Doan Huu Gia, the chief of search and rescue coordination centre, said that six planes and seven ships from Vietnam were searching for the object but nothing had so far been found.
Test results from an oil slick found in the same area are due back on Monday afternoon and should show if the oil comes from the plane or not.
Azharuddin Abdul Rahman, director general of Malaysian civil aviation department, told a press conference on Monday morning that hijacking had not been ruled out as a cause of the plane’s disappearance and that investigators were looking at “all angles”.
He said there was still no sign of the missing plane and that no signal from its black box had been detected.
Meanwhile, questions remain over how two passengers managed to board the aircraft using stolen passports.
Interpol confirmed it knew about the stolen passports but said no authorities checked its vast databases on stolen documents before the Boeing jetliner departed on Saturday from Kuala Lumpur en route to Beijing with 239 people on board.
Warning “only a handful of countries” routinely make such checks, Interpol secretary general Ronald Noble chided authorities for “waiting for a tragedy to put prudent security measures in place at borders and boarding gates.”
More than two days after Malaysia Airlines Flight MH370 went missing, the final minutes before its disappearance remained a mystery. The plane lost contact with ground controllers somewhere between Malaysia and Vietnam.
The jetliner apparently fell from the sky at cruising altitude in fine weather, and the pilots were either unable or had no time to send a distress signal - unusual circumstances under which a modern jetliner operated by a professional airline would crash.
Authorities were checking on the identities of the two passengers who boarded the plane with stolen passports. On Saturday, the foreign ministries in Italy and Austria said the names of two citizens listed on the flight’s manifest matched the names on two passports reported stolen in Thailand.
"I can confirm that we have the visuals of these two people on CCTV," Malaysian Transport Minister Hishammuddin Hussein said at a news conference late Sunday, adding that the footage was being examined. "We have intelligence agencies, both local and international, on board."
The thefts of the two passports - one belonging to Austrian Christian Kozel and the other to Luigi Maraldi of Italy - were entered into Interpol’s database after they were stolen in Thailand in 2012 and last year, the police body said.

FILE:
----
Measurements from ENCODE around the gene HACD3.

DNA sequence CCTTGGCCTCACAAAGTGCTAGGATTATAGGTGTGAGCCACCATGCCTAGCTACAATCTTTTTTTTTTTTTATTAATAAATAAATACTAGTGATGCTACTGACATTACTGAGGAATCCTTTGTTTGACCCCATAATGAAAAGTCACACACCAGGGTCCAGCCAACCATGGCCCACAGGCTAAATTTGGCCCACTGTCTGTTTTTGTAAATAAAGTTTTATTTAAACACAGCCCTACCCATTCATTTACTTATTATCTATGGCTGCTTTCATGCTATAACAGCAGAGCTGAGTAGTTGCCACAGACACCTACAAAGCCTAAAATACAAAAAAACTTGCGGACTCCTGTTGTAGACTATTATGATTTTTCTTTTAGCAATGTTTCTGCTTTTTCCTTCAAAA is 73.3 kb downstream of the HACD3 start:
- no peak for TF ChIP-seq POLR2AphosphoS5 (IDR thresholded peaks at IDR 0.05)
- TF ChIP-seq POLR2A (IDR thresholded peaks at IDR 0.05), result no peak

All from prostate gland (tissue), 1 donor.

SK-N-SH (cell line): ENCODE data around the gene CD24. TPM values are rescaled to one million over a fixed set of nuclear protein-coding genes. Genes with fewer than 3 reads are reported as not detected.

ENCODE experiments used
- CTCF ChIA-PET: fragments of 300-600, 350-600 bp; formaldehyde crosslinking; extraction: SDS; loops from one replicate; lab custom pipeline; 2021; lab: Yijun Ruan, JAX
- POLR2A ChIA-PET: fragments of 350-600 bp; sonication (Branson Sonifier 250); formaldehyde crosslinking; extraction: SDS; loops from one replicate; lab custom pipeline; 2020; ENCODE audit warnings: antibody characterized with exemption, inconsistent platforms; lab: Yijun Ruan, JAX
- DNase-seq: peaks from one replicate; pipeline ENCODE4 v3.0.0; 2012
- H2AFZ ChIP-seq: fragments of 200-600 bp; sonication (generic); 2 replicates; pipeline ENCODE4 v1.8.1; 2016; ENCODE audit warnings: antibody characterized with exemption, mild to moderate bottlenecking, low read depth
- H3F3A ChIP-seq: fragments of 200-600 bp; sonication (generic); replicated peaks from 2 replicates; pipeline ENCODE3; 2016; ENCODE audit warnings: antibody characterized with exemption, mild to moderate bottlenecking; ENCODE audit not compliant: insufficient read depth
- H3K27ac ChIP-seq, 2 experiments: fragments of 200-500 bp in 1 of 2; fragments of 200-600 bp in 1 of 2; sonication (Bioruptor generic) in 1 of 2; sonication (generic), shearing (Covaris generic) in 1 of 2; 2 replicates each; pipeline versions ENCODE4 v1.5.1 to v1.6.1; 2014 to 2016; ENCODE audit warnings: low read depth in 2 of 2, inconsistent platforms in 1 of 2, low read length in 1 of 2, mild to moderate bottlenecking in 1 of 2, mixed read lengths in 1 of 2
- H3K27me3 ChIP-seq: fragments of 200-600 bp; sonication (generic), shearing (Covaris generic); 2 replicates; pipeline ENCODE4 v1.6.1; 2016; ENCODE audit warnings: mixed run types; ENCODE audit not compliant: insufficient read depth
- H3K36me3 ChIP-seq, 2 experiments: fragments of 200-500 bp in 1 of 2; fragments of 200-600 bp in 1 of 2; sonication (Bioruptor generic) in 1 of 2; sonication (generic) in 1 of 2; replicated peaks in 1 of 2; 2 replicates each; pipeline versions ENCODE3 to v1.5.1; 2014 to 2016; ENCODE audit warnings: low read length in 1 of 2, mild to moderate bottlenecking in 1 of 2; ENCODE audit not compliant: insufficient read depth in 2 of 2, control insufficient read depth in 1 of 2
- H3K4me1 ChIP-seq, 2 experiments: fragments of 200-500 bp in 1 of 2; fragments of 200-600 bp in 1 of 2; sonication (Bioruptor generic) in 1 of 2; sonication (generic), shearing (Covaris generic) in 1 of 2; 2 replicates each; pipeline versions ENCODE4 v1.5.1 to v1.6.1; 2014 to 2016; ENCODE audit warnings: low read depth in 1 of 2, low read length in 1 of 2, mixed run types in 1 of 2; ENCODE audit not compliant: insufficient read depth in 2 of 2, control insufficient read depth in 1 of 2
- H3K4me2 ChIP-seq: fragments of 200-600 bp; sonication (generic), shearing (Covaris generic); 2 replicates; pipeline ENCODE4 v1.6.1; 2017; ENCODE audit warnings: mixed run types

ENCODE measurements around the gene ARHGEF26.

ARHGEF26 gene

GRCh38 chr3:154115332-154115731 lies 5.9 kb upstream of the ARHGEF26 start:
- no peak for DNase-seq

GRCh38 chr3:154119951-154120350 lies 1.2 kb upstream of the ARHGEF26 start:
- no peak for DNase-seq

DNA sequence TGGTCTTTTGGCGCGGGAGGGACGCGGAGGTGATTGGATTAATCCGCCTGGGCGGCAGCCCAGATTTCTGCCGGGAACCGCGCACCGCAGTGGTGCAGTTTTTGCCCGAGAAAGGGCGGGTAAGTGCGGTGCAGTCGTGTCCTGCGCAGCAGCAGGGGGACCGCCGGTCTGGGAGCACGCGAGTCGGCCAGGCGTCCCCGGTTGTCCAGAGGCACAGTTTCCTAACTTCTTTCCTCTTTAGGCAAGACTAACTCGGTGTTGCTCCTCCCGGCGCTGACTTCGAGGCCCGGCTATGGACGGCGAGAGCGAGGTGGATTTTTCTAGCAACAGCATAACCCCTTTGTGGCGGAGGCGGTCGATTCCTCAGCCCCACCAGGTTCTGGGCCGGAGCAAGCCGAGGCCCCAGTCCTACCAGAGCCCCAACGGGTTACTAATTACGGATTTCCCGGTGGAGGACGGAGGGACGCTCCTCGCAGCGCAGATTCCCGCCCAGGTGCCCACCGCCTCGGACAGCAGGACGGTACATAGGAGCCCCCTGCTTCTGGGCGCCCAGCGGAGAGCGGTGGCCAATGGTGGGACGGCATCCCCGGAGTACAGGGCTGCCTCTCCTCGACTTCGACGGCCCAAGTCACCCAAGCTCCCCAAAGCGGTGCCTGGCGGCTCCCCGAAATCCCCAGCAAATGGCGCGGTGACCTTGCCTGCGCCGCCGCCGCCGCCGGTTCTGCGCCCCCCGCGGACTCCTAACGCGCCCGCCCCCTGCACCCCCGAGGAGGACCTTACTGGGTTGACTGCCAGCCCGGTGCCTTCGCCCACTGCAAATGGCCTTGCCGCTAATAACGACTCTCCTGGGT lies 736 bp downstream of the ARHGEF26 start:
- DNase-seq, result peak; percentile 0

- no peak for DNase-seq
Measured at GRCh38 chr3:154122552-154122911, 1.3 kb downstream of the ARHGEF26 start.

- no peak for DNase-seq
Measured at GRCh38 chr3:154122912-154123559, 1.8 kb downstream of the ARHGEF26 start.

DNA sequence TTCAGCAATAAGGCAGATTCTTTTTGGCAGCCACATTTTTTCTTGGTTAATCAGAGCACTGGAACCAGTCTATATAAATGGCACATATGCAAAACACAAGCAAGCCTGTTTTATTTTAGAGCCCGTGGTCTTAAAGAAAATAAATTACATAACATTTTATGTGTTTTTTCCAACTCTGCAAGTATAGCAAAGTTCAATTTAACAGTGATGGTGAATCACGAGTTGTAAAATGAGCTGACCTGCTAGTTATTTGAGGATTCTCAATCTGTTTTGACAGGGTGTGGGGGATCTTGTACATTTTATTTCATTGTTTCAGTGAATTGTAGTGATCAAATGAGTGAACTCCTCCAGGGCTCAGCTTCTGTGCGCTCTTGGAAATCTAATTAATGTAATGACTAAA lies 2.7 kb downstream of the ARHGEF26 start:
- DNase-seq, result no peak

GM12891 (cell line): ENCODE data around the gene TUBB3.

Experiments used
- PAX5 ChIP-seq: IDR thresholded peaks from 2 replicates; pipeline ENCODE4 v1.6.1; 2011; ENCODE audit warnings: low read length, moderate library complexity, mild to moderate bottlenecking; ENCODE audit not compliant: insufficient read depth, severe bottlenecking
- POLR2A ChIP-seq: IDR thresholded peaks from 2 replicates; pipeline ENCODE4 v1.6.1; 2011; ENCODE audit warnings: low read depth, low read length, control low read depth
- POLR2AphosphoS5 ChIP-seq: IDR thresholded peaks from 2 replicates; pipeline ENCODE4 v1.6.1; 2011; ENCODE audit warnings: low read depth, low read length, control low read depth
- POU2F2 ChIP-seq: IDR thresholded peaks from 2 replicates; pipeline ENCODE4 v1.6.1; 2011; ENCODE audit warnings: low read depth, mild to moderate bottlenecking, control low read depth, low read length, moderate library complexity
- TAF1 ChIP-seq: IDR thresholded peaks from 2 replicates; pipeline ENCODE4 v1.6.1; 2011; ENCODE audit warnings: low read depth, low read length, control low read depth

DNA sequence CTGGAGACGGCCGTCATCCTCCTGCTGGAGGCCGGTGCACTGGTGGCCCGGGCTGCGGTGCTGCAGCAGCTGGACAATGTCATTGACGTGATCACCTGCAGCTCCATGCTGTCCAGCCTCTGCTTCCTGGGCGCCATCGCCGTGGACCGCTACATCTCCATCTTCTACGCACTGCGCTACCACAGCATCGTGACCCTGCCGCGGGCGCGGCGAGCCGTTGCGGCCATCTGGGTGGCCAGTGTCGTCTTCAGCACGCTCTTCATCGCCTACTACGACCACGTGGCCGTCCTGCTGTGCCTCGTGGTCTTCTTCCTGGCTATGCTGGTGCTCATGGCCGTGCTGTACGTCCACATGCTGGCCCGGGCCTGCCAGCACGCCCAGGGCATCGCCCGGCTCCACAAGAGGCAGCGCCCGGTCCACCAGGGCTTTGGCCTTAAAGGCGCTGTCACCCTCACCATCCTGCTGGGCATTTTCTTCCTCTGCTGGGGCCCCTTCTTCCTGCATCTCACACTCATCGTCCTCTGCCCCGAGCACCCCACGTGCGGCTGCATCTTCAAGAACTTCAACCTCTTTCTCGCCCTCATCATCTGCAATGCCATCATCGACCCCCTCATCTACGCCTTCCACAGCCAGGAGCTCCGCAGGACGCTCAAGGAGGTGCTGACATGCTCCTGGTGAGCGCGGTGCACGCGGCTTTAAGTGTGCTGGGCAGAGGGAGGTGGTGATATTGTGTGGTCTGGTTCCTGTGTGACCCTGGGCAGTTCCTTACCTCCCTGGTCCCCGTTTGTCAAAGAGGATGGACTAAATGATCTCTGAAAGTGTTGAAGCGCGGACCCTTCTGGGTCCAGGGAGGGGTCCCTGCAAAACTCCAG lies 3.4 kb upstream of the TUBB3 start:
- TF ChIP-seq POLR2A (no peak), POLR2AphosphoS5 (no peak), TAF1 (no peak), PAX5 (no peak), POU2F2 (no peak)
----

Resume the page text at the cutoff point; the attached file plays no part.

Electronic booking records show that one-way tickets with those names were issued on Thursday from a travel agency in the beach resort of Pattaya in eastern Thailand. A person who answered the phone at the agency said she could not comment.
But no authorities in Malaysia or elsewhere checked the passports against the database of 40 million stolen or lost travel documents before the Malaysian Airlines plane took off.
In a forceful statement, the Interpol chief said he hoped “that governments and airlines worldwide will learn from the tragedy.”
"Now, we have a real case where the world is speculating whether the stolen passport holders were terrorists," Mr Noble said. "Interpol is asking why only a handful of countries worldwide are taking care to make sure that persons possessing stolen passports are not boarding international flights."
Details also emerged on Sunday about the itineraries of the two passengers traveling on the stolen passports.
A telephone operator on a China-based KLM hotline confirmed on Sunday that passengers named Maraldi and Kozel had been booked on one-way tickets on the same KLM flight, flying from Beijing to Amsterdam on Saturday. Maraldi was to fly on to Copenhagen, Denmark, and Kozel to Frankfurt, Germany.
She said the pair booked the tickets through China Southern Airlines, but she had no information on where they bought them.
As holders of EU passports with onward flights to Europe, the passengers would not have needed visas for China.
Interpol said it and national investigators were working to determine the true identities of those who used the stolen passports to board the flight. White House Deputy National Security Adviser Tony Blinken said the US was looking into the stolen passports, but that investigators had reached no conclusions.
Of the 227 passengers and 12 crew members on board, two-thirds were Chinese, while the rest were from elsewhere in Asia, Europe and North America, including three Americans.
Family members of Philip Wood, a 50-year-old IBM executive who was on board the plane, said they saw him a week ago when he visited them in Texas after relocating to Kuala Lumpur from Beijing, where he had worked for two years.
"There is a shock, a very surreal moment in your life," said Wood’s brother, James Wood.
The other two Americans were identified on the passenger manifest as 4-year-old Nicole Meng and 2-year-old Yan Zhang. It was not known with whom they were traveling.
After more than 30 hours without contact with the aircraft, Malaysia Airlines told family members they should “prepare themselves for the worst,” Hugh Dunleavy, the commercial director for the airline, told reporters.
Finding traces of an aircraft that disappears over sea can take days or longer, even with a sustained search effort. Depending on the circumstances of the crash, wreckage can be scattered over a large area. If the plane enters the water before breaking up, there can be relatively little debris.
Edited by Bonnie Malkin